An Optimistic Take on ‘Innovation Pessimism’ (The Economist)

Why, when we wanted flying cars, have we got instead just 140 characters? So wonders the founder of PayPal, according to an Economist article on “innovation pessimism.”

While some in Silicon Valley are complaining these days that innovation has become stagnant, even more worrisome are the economists who say that the economic impact of innovation today is wimpier than in the past.

Technological stasis might be behind the slowdown in growth of first-world incomes and employment over the last three or four decades, The Economist worries. Look at kitchens, they haven’t changed much since 1970. Highway travel is not much faster than it was 50 years ago. While life expectancy in America soared from 49 years around 1900 to 74 years in 1980, it grew just 4.7 years between 1980 and 2011.

One theory is that there were only a few truly critical innovations — “the ability to use power on a large scale, to keep houses comfortable regardless of outside temperature, to get from any A to any B, to talk to anyone you need to — and that they have mostly been made,” The Economist explains. Another is that as ideas accumulate, it takes longer for new thinkers to catch up with the frontier of their scientific and technical specialty.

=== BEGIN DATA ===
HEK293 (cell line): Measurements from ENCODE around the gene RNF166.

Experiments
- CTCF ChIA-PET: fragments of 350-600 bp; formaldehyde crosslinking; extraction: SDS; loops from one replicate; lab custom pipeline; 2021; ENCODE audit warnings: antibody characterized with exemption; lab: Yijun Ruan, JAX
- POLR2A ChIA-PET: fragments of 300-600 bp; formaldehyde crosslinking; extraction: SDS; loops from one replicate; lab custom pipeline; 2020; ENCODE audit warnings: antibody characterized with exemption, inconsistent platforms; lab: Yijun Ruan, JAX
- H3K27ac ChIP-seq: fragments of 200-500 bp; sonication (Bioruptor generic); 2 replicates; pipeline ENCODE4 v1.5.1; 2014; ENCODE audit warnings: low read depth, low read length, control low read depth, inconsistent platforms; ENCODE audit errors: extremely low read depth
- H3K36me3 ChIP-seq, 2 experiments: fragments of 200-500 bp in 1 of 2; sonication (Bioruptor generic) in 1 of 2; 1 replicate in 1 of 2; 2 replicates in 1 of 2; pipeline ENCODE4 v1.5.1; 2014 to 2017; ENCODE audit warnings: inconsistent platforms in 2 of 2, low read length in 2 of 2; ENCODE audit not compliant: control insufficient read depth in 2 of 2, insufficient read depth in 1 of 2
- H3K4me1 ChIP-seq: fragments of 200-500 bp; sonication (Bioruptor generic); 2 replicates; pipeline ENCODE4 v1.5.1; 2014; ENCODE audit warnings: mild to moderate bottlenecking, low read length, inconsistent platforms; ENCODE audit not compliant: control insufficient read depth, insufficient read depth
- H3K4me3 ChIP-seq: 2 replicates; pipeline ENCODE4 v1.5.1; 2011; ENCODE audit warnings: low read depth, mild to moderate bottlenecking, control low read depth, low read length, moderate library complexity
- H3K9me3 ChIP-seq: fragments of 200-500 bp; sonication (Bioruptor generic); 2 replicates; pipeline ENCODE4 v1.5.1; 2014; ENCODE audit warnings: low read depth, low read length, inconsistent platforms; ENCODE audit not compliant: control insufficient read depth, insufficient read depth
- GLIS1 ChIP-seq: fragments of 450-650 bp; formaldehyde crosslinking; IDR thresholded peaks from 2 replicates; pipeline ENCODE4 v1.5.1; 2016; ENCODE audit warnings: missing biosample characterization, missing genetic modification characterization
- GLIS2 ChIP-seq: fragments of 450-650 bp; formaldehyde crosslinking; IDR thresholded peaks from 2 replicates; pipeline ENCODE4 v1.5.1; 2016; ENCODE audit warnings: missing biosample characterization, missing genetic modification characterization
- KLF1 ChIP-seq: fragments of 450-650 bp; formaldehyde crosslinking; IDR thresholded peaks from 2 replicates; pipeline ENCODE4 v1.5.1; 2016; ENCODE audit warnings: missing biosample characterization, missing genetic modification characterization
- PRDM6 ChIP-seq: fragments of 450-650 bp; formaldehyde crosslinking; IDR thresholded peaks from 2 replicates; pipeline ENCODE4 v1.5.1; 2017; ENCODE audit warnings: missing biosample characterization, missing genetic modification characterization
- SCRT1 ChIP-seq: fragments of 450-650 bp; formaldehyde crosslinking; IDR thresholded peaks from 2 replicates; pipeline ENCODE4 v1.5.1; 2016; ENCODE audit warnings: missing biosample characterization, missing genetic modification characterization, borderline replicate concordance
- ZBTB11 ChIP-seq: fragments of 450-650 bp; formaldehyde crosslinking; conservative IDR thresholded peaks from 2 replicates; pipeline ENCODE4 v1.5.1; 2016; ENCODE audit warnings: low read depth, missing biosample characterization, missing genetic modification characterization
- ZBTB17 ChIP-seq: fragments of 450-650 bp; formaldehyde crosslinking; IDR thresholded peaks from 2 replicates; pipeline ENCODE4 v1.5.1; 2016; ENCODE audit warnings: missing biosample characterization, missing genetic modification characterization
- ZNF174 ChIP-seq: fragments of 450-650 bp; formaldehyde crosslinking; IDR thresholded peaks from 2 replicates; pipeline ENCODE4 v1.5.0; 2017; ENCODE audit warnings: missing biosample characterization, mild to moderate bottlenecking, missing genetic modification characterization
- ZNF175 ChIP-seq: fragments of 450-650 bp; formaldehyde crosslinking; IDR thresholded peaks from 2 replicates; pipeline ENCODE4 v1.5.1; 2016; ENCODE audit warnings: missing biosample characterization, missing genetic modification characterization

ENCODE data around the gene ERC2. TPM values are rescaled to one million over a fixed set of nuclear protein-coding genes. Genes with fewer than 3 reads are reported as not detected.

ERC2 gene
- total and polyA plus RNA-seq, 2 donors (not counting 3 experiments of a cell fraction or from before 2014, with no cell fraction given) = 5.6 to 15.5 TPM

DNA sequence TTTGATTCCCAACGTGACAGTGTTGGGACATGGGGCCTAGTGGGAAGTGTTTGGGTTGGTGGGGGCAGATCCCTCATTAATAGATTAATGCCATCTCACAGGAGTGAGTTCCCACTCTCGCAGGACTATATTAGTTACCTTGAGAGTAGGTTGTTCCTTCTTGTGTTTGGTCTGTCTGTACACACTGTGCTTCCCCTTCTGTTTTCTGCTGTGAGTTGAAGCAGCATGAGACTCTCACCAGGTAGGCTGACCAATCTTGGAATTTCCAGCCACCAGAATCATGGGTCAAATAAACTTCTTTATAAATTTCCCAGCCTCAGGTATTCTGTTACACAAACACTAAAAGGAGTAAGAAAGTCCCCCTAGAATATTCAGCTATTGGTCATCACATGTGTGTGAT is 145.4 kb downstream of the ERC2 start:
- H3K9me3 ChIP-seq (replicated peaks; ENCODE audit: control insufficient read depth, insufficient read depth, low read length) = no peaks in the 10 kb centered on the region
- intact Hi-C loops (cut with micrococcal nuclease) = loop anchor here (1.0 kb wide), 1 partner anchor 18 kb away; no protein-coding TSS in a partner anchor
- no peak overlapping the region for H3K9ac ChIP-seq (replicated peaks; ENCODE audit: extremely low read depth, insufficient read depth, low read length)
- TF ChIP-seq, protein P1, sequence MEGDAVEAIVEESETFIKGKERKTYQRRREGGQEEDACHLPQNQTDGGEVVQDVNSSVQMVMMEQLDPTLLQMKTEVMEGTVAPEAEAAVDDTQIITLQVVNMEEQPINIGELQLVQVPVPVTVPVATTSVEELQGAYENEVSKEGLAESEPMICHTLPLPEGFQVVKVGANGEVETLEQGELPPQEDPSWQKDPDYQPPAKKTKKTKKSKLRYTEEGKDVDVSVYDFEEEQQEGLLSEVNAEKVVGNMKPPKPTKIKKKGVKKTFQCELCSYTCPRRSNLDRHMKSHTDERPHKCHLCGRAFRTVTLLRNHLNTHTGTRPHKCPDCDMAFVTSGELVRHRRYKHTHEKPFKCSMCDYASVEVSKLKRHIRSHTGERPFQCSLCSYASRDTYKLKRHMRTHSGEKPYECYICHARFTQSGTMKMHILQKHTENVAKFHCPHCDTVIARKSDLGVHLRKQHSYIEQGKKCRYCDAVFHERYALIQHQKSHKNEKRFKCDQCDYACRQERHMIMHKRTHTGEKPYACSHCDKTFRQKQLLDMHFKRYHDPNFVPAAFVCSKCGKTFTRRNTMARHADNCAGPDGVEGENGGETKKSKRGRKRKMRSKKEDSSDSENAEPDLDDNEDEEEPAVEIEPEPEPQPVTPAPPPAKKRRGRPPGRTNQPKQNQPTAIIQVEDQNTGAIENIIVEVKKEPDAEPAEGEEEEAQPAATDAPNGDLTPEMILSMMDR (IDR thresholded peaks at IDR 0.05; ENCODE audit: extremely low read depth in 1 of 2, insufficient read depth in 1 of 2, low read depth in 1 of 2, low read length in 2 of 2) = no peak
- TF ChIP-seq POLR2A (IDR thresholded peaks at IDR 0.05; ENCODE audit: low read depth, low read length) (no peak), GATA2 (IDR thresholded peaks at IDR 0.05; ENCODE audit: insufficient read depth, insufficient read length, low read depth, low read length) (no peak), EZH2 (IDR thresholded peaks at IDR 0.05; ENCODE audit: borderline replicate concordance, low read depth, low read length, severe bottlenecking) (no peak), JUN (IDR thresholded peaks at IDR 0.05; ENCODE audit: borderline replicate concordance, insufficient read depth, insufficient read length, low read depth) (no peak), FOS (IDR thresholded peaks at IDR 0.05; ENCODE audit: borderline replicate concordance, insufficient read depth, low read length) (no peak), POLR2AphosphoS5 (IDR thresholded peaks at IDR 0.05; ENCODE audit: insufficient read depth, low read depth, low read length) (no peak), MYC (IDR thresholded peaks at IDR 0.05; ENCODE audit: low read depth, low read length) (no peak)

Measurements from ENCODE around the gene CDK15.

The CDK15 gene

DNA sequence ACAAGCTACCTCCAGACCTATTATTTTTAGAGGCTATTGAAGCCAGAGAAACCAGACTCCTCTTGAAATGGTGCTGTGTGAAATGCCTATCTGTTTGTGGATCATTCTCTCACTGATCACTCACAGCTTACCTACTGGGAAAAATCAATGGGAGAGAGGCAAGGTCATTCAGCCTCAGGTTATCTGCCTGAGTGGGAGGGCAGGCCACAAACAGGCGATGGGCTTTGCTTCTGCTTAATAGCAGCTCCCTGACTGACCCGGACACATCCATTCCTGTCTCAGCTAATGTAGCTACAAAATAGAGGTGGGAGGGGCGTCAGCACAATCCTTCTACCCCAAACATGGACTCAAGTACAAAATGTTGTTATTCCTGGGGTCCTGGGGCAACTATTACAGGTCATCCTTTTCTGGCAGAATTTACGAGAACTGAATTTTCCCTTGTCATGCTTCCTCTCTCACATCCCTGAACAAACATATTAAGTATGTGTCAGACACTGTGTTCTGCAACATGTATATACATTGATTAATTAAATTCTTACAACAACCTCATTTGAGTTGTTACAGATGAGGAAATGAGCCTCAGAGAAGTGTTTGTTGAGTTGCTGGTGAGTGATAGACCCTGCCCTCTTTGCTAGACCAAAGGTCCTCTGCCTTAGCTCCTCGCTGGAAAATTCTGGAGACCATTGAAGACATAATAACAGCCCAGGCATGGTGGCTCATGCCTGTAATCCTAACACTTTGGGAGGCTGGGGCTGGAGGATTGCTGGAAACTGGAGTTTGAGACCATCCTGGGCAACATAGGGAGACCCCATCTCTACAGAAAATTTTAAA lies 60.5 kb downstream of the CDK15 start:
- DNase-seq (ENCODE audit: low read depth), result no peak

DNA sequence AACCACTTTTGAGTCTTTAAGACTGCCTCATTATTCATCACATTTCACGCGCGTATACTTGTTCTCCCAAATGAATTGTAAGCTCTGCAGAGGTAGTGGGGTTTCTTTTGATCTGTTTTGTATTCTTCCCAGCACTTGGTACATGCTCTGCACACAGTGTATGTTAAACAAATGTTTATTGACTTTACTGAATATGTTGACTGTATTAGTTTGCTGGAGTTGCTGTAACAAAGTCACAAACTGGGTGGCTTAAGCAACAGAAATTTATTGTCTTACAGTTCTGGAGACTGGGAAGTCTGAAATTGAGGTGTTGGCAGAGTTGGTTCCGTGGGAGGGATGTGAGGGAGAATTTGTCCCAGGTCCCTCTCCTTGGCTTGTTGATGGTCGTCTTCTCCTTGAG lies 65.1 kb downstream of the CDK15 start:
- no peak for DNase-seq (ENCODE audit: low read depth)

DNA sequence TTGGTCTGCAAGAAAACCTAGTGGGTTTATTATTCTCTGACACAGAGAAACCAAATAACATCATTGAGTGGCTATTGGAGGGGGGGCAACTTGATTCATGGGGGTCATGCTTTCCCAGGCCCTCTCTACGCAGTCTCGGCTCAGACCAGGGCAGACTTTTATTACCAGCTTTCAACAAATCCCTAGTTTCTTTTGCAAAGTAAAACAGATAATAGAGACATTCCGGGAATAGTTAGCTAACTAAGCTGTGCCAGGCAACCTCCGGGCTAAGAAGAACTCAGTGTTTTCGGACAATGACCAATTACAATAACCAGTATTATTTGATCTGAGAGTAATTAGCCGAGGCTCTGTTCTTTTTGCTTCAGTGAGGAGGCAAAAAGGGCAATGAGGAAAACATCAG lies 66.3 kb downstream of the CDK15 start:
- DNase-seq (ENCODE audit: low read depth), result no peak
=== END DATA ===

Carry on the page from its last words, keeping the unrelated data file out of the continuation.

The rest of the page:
But progress fueled by technological innovation may be cyclical. And it might take some time for newer technologies such as computers, mobile phones and the Internet to start driving up our productivity. “Information innovation is still in its infancy,” The Economist writes, and the 1970s-and-after slowdown might be just a “pause, rather than a permanent inflection.”


  1. Interesting perspective on the big innovations…health and travel in particular. Ultimately where development cost / benefits cross over from worthwhile to waste, the marginal gains become less attractive.

    In the shorter term we’ll know better in a couple years the effect of fines and penalties for work (income tax increases), for taking risk (capital gains tax increase), while reducing disincentives not to work (lengthier unemployment benefits, food stamps, disability payments). Do the current structure of incenteives / disincentives affect people’s behavior – and innovation? I sure think so.

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